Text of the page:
Go back to Prejudice

Lydia Maria Child (1802 - 1880)

While we bestow our earnest disapprobation on the system
of slavery, let us not flatter ourselves that we are in reality
any better than our brethren of the South. Thanks to our soul
and climate, and the early exertions of the Quakers, the 'form'
of slavery does not exist among us; but the very 'spirit' of the
hateful and mischievous thing is here in all its strength. The
manner in which we use what power we have, gives us ample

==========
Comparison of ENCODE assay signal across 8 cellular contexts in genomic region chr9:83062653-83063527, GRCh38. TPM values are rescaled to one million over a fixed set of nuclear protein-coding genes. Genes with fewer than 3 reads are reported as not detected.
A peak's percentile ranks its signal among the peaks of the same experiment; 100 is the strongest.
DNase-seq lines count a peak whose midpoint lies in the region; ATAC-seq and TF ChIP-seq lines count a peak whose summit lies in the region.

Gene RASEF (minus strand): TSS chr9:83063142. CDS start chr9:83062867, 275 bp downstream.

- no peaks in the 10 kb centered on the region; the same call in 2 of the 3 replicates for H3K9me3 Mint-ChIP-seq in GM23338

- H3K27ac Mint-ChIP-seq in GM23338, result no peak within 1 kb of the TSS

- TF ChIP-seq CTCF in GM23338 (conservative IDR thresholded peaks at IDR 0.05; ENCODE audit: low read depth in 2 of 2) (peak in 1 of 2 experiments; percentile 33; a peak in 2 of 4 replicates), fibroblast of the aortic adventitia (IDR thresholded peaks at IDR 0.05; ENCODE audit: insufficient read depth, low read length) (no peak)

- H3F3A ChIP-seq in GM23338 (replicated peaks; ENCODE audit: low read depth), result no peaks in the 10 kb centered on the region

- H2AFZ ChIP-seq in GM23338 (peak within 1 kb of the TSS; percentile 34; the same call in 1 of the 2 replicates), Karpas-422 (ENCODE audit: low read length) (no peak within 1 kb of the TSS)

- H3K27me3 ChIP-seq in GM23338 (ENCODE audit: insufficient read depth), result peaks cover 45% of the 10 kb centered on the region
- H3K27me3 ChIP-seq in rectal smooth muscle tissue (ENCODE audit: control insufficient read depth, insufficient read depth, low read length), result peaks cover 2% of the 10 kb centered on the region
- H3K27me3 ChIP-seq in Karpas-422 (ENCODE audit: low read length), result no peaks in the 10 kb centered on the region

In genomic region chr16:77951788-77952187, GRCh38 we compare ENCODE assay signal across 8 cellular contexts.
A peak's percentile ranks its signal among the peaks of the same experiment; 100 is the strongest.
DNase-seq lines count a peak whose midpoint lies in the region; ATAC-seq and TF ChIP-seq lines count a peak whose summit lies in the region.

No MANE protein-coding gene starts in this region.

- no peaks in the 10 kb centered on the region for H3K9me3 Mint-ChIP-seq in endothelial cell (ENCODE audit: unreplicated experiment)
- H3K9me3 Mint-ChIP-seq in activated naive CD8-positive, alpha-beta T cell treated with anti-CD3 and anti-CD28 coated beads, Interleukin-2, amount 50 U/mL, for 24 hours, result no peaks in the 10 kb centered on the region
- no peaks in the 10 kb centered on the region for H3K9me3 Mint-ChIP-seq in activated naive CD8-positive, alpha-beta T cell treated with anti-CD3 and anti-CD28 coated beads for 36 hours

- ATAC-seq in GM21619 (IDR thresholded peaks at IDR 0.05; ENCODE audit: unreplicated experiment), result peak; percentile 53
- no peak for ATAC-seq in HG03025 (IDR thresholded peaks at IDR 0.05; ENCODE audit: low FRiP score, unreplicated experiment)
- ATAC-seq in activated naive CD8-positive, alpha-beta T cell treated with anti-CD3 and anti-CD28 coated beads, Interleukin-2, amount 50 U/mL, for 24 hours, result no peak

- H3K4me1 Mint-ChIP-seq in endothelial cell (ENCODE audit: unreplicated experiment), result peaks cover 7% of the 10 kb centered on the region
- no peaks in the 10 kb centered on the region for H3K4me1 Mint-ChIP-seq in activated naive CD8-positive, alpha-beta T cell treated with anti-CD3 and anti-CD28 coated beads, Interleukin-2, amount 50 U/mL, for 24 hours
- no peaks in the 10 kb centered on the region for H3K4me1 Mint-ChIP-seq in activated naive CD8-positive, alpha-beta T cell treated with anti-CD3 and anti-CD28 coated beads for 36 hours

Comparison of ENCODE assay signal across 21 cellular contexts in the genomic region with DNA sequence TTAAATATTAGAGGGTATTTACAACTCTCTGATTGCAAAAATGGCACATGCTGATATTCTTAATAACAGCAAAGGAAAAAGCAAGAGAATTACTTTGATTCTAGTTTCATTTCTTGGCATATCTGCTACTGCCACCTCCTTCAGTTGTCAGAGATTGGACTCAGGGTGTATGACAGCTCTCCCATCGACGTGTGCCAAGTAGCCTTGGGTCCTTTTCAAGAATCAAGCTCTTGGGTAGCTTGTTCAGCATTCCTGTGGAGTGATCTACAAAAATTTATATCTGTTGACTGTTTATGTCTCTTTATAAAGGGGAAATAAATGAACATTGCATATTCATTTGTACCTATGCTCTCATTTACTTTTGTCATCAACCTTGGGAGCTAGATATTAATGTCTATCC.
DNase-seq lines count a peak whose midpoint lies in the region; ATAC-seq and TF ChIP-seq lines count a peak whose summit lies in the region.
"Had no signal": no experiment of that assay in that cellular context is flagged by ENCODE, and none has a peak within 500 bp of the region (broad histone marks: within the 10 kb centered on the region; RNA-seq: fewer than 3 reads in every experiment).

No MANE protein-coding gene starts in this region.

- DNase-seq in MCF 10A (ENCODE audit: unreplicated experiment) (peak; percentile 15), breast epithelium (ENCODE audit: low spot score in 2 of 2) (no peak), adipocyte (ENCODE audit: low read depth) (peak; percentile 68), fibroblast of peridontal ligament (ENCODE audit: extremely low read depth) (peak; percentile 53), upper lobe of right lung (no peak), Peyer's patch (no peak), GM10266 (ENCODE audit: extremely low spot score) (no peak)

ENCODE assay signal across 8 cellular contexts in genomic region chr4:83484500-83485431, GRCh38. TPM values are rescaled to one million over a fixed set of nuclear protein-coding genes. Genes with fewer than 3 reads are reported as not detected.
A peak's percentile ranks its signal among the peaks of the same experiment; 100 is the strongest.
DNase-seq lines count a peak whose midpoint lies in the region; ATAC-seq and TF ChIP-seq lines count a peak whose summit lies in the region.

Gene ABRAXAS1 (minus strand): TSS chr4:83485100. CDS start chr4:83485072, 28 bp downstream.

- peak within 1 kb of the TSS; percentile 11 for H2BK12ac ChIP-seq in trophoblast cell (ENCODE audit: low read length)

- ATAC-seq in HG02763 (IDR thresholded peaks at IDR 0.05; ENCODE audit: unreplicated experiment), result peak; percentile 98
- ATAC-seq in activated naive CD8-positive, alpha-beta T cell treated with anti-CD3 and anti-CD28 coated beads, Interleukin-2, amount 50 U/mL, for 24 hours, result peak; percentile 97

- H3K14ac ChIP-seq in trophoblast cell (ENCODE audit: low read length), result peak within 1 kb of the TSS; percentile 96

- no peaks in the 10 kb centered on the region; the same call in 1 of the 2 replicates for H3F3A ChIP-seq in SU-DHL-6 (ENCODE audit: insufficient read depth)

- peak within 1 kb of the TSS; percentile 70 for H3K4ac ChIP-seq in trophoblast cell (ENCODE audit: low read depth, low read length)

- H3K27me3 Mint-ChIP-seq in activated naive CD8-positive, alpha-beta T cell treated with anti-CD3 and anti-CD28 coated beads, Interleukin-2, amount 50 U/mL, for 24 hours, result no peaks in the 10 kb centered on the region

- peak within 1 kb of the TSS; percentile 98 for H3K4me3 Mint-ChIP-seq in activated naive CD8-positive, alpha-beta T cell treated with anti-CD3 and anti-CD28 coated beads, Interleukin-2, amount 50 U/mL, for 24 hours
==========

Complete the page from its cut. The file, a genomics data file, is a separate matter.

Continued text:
reason to be grateful that the nature of our institutions does
not intrust us with more. Our prejudice against colored people
is even more inveterate than it is at the south.

(from "An Appeal in Favor of that Class of Americans Called Africans"
-- 1833)

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